Tribe to build
450,000 sq. ft. Hastings addition, IHS to fund operations at $80M
per year or more
ROCKVILLE, MD The Cherokee Nation signed an agreement
with Indian Health Service Wednesday to secure the largest joint
venture funding project ever among tribes. The agreement allows
for IHS to fund the hospital at an estimated $80 million or more
per year. The funding would last a minimum of 20 years, or potentially
for the life of the hospital.
IHS is the agency within the U.S. Department of Health and Human
Services that funds and provides American Indians health care.
The historic agreement opens the door for the Cherokee Nation
to pay more than $150 million for the construction of a 450,000-square-foot
health center in Tahlequah that will be the largest ever built among
tribes across the nation under IHS. In the agreement, IHS will request
funding for staffing and operating expenses each year for at least
20 years once the hospital reaches capacity.
"This agreement secured with IHS will be absolutely transformative
for the Cherokee Nation and our ability to deliver world-class health
care for future generations in northeastern Oklahoma," Cherokee
Nation Principal Chief Bill John Baker said. "IHS saw Cherokee Nation
as a good partner to deliver quality care and together we are making
the health of Indian Country our top priority. This public-private
partnership is going to create both construction and health care
jobs and be a significant economic impact in our region."
Chief Baker, Chief of Staff Chuck Hoskin, Tribal Council Speaker
Joe Byrd, Executive Director of Cherokee Nation Health Services
Connie Davis, Deputy Director of Health Services Charles Grim, Chief
Executive Officer at W.W. Hastings Hospital Brian Hail, IHS Principal
Deputy Director Robert G. McSwain and HIS Director of Environmental
Health and Engineering Gary Hartz signed the agreement at the IHS
headquarters in Maryland.
"For more than two decades, the competitive IHS Joint Venture
Construction Program has strengthened partnerships with tribes across
the country and ensured that comprehensive, culturally acceptable
health services are available and accessible to American Indian
and Alaska Native people," McSwain said. "This new agreement with
the Cherokee Nation for the facility in Tahlequah is an important
step toward raising the health of our people to the highest level."
The 450,000-square-foot health center will be an addition on
the existing 190,000-square-foot Hastings Hospital campus in Tahlequah.
The renewal of the joint venture program that will allow the
Cherokee Nation to build and operate a new facility was made possible
thanks to the leadership in Congress who championed the program
through the budget process and federal allocations.
"I am extremely proud of the work Chief Baker and the entire
Cherokee Nation have put into making this joint venture a reality.
Oklahoma has consistently ranked at the bottom of all states when
it comes to national health indicators. It is important that local,
state, and federal groups and officials take steps that will promote
health and wellness across our state," said Cherokee Nation citizen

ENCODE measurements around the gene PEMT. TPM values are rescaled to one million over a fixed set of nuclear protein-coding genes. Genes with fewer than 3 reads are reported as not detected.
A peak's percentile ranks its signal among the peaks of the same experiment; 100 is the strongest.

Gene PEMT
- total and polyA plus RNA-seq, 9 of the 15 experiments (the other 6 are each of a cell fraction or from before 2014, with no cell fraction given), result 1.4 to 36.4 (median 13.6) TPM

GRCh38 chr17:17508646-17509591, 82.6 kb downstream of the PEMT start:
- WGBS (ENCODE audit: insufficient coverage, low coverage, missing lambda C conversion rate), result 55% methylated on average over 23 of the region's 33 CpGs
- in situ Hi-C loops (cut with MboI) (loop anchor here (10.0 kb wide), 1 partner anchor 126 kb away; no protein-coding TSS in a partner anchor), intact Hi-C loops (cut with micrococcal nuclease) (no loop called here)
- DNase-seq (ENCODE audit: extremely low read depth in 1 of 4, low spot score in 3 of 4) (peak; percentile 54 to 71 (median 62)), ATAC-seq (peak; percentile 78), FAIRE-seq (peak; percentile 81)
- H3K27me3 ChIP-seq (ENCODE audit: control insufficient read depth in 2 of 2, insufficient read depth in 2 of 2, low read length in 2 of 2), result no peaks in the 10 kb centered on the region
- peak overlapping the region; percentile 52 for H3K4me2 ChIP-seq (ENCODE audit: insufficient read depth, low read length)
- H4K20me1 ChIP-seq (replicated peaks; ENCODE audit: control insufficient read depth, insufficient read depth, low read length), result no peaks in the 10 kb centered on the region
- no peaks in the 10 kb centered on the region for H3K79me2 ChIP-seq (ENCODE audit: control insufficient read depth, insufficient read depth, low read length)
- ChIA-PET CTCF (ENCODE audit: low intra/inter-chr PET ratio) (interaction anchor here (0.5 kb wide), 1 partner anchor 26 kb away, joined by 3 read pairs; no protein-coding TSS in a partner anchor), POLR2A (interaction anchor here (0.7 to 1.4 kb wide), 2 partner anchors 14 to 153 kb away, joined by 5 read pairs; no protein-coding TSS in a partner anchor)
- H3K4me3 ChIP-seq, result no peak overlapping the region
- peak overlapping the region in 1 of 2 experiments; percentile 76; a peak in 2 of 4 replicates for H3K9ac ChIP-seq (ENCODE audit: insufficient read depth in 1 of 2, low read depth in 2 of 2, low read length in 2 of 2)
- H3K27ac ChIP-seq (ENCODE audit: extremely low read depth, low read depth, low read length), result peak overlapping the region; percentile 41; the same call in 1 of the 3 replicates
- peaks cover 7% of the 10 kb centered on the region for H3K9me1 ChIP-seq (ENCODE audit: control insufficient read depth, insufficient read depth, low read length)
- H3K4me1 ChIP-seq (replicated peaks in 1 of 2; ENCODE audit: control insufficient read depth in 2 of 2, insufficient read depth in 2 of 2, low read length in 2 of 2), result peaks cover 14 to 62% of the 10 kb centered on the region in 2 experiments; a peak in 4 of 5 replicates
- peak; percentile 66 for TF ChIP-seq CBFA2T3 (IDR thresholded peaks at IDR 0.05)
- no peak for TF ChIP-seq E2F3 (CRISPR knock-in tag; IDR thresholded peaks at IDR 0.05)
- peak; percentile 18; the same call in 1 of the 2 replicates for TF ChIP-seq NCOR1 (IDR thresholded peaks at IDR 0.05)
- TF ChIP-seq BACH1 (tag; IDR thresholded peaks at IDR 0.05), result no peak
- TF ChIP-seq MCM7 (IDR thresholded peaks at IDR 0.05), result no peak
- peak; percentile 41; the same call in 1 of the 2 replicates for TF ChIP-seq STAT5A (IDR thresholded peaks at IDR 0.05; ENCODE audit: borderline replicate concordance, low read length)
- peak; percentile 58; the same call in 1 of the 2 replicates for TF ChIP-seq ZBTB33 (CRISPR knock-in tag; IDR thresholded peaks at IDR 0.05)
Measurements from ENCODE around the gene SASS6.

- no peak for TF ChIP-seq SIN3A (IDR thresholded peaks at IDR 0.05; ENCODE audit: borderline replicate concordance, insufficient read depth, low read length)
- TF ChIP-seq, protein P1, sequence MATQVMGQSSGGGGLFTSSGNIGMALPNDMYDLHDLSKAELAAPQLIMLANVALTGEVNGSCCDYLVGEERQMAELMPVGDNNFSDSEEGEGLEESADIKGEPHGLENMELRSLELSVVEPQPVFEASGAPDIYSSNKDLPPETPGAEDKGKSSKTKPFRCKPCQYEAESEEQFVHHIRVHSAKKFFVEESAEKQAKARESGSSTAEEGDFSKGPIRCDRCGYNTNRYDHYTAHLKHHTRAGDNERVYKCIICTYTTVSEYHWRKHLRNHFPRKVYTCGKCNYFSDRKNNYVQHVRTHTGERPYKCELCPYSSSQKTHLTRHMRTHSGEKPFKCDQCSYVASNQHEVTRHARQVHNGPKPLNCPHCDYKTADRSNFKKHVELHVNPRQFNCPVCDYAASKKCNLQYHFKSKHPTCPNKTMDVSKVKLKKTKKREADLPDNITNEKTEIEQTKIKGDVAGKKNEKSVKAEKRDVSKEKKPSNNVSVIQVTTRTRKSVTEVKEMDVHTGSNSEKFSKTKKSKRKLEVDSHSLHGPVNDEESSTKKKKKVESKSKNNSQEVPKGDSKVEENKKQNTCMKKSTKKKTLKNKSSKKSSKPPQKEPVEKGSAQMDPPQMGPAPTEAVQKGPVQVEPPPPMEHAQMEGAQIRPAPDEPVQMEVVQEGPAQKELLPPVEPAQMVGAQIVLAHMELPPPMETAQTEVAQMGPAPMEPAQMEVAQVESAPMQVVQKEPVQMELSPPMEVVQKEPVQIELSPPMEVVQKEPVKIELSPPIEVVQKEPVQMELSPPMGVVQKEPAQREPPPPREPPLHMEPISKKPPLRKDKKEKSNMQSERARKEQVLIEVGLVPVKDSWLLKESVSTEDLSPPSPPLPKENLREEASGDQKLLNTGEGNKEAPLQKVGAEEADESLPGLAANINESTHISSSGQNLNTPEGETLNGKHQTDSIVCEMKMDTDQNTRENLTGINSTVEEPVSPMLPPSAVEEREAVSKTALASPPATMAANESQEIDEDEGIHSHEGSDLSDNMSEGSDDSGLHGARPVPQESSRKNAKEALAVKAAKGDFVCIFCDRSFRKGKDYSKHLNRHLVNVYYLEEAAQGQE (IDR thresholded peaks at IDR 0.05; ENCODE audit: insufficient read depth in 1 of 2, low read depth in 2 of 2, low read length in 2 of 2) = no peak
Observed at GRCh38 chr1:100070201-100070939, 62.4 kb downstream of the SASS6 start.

and U.S. Rep. Markwayne Mullin (R-Okla.). "The health center in
Tahlequah will be a very big step, and I applaud the Cherokee Nation
and Indian Health Service's commitment to promoting the health and
wellbeing of all individuals."
Congressman Tom Cole, (R-Okla.), a Chickasaw Nation citizen,
said this will benefit Indian Country and all tribes.
"I was delighted to learn about this historic partnership between
the Cherokee Nation and the Indian Health Service that will greatly
benefit Indian Country for years to come. As a strong supporter
of joint ventures like this one and having seen the real benefits
of similar facilities, including one built by my own tribe, I believe
the future is indeed bright as the Cherokee Nation prepares to improve
the health and well-being of tribal citizens by investing in this
project," Rep. Cole said. "I applaud those who worked together to
make this incredible vision become reality. Certainly, Oklahoma
communities and generations of tribal citizens will be better because
The new addition will create jobs and expand new specialty services,
such as surgeons and endocrinology, which currently are not offered
at Hastings, which the tribe has operated since 2008.
"This agreement will provide the Cherokee Nation an opportunity
to better meet the demand and needs of our Cherokee Nation citizens
and other Native Americans who access our health system," said Davis,
who worked as a nurse in the original Indian Hospital in Tahlequah
that was a five-room ward. "I'm so grateful for this partnership
with IHS to ensure the future of health for our people and future
Other services included in the new facility are ambulatory care,
podiatry, a WIC program, audiology, dental care, eye care, primary
care, specialty care, diagnostic imaging, a laboratory, a pharmacy,
rehabilitation services, surgery, behavioral health, health education,
public health nursing, public health nutrition and a wellness center.
A groundbreaking for the new addition will be held this spring.
The Cherokee Nation operates the largest tribal health system
in the country with more than 1.2 million patient visits per year.